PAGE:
A Single Parent’s Guide to Creating New Thanksgiving Traditions

Single parenting is hard. That sentence may be the biggest understatement of the year. The list of difficult things begins with learning to live without your significant other and never seems to end. One of the hardest things, though, is learning to create new holiday traditions with your children. Coparenting is fantastic, and even if you are doing a great job at it, there will be things that you just do not do as a family any longer.

Thanksgiving at his mother’s or her grandmother’s may be a thing of the past. Now, you must learn to create fantastic memories with your children that do not include the other parent nor your ex-inlaws. Here are a few tips to help you learn to do just that.

Find a “You” Thing

One of the ways we begin traditions is that families begin to do things that make them happy. While you might miss the popcorn stringing after dinner on Thanksgiving with the entire family, you can still do fun things with your children. Splitting the holidays may mean that you have to change the day or time you have your children, so your thing will need to be flexible.

Watching the first Christmas movie of the season, eating ice cream for breakfast, or cooking a side dish together can be done at any time. However, you will want to make sure that your thing brings joy to both of you. If your daughter hates watching movies, that might not be the best choice. However, you can find something that brings your personalities together.

Thanksgiving at his mother’s or her grandmother’s may be a thing of the past. Now, you must learn to create fantastic memories with your children that do not include the other parent nor your ex-inlaws.

Tap into Old Traditions

Making hot cocoa the day after Thanksgiving while Mom decorates the yard might not be possible anymore. However, drinking hot cocoa while decorating the house or apartment is still okay. You do not have to eliminate all “old” traditions. You need to adapt them to your new life.

Menu Changes

Turkey can be done in every other home on the street. Have you tried Thanksgiving Chili with spiced cider and cheesecake? If not, you should try it. Thanksgiving lasagna or tater-tot casserole is to die for too! Let your child pick a menu theme. Mexican food? Traditional Native American dishes? Italian? The theme doesn’t matter. All that matters is that the meal is memorable to you. You might even want to choose a different culture for each dish and consider how each of those dishes makes a fantastic meal. These nationalities also come together to make a wonderful country.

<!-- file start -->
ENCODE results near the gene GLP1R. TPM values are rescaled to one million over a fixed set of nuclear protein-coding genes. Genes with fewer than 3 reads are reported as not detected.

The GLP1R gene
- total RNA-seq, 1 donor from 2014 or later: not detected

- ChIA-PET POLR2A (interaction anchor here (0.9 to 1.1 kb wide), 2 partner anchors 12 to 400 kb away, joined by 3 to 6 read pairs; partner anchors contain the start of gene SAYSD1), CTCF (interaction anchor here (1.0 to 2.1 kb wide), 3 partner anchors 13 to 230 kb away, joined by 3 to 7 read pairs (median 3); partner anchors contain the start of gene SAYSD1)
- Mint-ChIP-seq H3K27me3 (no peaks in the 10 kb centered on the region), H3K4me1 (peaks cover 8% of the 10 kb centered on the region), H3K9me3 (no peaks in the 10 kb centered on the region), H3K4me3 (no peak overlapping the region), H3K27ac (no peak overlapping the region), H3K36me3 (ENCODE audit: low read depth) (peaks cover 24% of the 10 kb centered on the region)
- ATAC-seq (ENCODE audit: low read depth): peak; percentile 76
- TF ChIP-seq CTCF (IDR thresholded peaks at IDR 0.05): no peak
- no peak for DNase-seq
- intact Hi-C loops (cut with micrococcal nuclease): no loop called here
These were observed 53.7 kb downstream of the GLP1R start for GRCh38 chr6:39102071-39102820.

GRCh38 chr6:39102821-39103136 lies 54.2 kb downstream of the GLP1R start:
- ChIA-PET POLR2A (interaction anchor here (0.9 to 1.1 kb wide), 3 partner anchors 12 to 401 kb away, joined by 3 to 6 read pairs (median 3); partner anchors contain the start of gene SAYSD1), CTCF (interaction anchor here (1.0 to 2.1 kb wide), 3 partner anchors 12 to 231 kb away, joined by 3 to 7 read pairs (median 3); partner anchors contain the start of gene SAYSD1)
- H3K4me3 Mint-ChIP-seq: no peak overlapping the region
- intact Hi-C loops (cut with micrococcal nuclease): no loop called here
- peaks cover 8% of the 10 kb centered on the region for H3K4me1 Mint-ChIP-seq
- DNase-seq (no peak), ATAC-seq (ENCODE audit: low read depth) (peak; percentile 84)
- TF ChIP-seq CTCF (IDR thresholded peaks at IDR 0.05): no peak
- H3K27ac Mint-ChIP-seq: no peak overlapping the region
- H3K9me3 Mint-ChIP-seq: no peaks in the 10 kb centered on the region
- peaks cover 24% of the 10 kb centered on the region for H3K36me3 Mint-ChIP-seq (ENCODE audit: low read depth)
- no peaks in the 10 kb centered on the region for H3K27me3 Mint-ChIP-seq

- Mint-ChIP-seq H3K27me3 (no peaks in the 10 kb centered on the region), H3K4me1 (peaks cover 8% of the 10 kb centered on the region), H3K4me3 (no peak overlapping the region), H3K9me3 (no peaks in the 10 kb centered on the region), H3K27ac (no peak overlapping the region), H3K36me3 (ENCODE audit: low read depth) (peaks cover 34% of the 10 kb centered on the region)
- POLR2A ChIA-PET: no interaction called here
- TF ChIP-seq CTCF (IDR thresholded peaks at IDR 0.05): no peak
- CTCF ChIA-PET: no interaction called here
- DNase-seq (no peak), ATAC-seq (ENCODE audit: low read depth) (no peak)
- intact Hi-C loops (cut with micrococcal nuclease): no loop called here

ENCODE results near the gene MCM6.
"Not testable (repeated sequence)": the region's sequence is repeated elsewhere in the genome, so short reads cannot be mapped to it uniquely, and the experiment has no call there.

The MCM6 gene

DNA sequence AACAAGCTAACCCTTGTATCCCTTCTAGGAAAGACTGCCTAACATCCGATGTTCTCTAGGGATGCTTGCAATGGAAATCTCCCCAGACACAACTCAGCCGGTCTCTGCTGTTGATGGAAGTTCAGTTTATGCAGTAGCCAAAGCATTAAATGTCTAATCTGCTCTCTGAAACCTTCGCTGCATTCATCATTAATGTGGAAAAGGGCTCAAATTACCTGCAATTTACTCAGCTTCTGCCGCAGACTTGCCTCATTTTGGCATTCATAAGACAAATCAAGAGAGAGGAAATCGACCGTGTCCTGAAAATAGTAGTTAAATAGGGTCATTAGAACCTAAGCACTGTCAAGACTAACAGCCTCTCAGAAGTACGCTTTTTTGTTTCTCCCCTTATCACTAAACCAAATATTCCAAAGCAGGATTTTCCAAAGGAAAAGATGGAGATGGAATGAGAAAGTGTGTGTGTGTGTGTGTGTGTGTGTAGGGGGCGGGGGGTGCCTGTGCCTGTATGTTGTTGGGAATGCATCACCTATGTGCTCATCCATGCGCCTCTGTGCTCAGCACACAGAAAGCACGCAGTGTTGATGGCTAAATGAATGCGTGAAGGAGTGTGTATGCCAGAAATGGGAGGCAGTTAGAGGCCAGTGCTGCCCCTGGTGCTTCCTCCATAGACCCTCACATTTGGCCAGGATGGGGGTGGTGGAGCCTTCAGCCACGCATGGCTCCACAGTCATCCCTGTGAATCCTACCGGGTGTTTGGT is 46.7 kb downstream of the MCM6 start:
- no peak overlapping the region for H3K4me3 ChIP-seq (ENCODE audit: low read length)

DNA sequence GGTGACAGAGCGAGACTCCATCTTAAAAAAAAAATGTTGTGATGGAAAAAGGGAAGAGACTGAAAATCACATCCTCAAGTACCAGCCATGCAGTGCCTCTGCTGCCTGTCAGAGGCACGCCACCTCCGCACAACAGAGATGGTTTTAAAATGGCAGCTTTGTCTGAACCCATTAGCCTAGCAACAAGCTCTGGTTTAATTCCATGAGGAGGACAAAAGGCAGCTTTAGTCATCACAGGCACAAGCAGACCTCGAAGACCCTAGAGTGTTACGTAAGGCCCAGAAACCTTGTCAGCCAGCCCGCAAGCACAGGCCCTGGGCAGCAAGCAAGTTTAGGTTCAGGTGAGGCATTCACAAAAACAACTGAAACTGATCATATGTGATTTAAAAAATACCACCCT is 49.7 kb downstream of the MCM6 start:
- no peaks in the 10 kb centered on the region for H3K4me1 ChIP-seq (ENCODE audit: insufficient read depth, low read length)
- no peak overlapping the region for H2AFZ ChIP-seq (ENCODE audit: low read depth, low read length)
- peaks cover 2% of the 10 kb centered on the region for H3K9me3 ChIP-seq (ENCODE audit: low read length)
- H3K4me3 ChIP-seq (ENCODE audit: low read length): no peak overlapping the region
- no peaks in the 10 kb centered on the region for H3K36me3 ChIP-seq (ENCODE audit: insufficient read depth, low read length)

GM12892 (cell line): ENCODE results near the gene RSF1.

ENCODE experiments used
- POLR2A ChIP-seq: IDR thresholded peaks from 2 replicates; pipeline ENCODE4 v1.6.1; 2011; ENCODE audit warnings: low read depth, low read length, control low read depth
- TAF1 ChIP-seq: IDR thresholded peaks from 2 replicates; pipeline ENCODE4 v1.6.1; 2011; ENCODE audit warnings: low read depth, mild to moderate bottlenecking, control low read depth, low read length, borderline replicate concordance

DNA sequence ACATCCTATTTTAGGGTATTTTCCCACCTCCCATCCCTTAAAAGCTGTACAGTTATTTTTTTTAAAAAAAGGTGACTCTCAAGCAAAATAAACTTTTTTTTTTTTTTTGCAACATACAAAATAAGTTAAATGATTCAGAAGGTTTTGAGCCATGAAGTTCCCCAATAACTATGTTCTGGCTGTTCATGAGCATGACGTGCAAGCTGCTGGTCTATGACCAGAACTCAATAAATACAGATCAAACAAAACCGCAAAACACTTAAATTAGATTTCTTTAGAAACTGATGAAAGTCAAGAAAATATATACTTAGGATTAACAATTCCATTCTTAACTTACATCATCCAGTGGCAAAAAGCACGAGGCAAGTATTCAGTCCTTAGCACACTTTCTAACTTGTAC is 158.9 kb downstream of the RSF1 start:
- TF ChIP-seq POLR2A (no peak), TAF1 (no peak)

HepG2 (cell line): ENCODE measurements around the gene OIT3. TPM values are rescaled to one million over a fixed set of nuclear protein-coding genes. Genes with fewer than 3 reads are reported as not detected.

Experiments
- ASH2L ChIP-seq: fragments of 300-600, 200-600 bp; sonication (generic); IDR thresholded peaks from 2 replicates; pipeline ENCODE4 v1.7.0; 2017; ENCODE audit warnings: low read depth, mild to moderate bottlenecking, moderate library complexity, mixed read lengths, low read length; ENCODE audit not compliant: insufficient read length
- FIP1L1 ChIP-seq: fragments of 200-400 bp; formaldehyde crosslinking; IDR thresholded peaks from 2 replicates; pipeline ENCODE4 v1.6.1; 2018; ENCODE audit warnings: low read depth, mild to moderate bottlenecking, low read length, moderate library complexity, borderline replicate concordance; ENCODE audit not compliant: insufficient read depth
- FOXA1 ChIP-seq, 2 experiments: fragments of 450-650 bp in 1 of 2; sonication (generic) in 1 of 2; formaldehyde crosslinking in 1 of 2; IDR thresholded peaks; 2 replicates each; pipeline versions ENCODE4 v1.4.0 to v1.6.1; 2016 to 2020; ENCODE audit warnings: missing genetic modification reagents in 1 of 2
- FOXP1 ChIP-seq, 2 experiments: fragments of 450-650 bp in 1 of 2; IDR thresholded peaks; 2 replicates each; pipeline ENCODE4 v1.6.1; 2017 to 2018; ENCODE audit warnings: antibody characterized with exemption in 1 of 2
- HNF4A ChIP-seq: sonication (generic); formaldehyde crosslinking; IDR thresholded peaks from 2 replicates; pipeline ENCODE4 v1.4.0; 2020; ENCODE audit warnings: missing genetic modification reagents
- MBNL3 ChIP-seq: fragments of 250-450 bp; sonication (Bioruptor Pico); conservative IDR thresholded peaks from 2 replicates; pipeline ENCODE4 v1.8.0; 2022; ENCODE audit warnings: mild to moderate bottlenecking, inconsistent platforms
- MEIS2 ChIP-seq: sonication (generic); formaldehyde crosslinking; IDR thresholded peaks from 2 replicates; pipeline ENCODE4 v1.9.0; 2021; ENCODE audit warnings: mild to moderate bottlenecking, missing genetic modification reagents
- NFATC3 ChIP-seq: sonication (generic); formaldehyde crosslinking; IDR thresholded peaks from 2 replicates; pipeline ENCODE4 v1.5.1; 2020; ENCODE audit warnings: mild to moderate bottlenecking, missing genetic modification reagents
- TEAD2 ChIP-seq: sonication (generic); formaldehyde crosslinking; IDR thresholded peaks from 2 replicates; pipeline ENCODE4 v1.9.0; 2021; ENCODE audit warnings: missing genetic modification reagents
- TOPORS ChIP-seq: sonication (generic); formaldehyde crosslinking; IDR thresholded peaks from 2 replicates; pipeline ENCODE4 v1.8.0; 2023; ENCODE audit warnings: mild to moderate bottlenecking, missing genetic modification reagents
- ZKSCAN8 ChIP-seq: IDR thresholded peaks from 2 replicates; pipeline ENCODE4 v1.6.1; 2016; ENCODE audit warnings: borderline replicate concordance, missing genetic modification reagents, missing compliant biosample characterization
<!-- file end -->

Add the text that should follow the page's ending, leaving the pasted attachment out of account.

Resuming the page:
New Table Décor

Maybe in past, you had a specific style of table setting and décor that set the mood for your family get together. This year, you can change the tablecloth, napkins or placemats. You can even create a new centerpiece so your sit down dinner will feel like a whole new experience.

New Visitors

In past, you may have had your ex and his family over for dinner. This time, you can invite your neighbours, other friends, your children’s friends to celebrate. This mix will create a new dynamic that makes the tradition more interesting and fun.

A Prayer

If you say grace before you eat, perhaps you let your child do the grace this time before dinner and if you traditionally say the prayer, perhaps modifying the prayer or say something impromptu would be a nice change.

Bottom Line

Everyone has a different set of traditions that they lose when a relationship dissolves. However, you can start new traditions and learn to find happiness that is not dependent on another. Your children are the most important people in your life. Make them happy by creating new memories unique to your new household.  


Chanelle Dupre

Chanelle Dupre has been a single parent for 25 years and raised 2 sons now in their late 20s. Though it was a financial struggle with many personal challenges, she managed to successfully maintain her sanity. She is not only a part-time blogger and former columnist, but also a marketing executive with an MBA in technology, entrepreneur, community leader / mentor and real estate investor.

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